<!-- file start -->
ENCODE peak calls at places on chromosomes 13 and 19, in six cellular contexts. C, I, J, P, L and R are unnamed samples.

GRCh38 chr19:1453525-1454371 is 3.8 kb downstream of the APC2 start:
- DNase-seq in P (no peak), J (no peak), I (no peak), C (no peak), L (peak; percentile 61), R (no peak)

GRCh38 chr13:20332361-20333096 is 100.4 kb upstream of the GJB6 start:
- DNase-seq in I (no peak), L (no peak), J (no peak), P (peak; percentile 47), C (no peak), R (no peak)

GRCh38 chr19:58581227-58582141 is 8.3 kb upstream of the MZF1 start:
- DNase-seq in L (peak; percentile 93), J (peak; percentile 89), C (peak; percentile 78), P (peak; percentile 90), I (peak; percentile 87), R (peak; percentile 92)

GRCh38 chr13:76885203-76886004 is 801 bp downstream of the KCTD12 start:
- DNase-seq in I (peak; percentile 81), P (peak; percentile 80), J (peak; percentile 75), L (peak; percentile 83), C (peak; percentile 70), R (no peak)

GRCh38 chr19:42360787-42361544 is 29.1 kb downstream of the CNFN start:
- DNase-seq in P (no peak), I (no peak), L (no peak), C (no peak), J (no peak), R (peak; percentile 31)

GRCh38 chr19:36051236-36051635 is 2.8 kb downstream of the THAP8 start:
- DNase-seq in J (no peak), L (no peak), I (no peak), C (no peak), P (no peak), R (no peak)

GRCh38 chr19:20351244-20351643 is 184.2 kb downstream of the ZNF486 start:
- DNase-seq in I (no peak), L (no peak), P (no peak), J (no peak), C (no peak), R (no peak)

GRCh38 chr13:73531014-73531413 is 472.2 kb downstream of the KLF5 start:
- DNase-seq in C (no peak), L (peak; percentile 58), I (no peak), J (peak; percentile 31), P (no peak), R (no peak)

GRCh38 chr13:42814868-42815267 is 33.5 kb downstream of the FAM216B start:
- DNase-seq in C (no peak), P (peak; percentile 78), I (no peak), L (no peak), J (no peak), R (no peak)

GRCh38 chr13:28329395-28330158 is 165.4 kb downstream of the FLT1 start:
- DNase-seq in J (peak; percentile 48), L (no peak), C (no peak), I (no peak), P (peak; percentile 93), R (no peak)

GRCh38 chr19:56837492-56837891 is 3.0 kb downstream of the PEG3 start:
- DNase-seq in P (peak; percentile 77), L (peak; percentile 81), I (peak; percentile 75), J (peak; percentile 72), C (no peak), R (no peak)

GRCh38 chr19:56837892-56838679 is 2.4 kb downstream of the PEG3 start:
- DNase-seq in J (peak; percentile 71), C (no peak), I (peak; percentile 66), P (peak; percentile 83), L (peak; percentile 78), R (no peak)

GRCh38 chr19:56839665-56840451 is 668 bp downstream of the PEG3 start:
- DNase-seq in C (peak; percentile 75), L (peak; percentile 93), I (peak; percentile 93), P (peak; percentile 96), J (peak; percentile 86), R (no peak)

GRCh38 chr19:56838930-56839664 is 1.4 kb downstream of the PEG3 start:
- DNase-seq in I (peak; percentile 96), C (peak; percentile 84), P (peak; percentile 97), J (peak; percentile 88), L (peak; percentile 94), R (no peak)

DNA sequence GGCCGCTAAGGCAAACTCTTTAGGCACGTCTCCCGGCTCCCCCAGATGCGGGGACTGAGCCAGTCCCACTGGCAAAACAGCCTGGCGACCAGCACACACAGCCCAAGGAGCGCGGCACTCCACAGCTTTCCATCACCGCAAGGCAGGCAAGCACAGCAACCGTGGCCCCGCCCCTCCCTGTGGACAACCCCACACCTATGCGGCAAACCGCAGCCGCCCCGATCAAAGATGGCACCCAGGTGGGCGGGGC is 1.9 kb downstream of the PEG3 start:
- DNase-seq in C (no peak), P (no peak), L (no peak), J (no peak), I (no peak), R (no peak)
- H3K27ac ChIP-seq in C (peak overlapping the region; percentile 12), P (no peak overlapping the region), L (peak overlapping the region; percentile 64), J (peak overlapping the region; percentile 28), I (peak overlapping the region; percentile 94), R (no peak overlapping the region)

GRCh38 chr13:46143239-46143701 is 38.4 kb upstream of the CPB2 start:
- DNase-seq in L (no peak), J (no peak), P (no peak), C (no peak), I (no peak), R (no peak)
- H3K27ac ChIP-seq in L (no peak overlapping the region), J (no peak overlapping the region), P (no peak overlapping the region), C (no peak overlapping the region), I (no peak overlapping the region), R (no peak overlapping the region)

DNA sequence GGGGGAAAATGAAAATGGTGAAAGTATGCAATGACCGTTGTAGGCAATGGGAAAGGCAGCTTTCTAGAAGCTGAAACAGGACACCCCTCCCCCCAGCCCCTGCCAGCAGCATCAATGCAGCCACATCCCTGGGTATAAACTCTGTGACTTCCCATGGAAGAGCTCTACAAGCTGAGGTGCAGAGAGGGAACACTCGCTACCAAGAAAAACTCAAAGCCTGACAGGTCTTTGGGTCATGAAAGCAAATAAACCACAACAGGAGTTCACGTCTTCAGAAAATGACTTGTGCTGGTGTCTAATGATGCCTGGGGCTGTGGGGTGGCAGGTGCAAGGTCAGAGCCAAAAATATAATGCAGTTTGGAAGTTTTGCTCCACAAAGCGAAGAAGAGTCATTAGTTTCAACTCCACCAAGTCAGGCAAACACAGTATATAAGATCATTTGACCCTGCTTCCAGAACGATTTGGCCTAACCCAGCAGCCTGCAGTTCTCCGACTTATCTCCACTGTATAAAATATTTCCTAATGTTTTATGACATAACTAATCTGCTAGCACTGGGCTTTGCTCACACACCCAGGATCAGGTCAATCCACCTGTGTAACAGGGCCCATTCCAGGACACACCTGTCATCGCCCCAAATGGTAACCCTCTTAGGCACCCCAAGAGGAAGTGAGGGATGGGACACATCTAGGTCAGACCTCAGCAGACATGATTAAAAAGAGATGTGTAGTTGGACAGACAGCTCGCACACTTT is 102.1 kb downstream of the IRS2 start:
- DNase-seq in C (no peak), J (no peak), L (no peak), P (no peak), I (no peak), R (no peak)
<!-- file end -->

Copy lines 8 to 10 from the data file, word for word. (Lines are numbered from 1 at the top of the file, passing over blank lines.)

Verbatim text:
GRCh38 chr13:76885203-76886004 is 801 bp downstream of the KCTD12 start:
- DNase-seq in I (peak; percentile 81), P (peak; percentile 80), J (peak; percentile 75), L (peak; percentile 83), C (peak; percentile 70), R (no peak)

GRCh38 chr19:42360787-42361544 is 29.1 kb downstream of the CNFN start: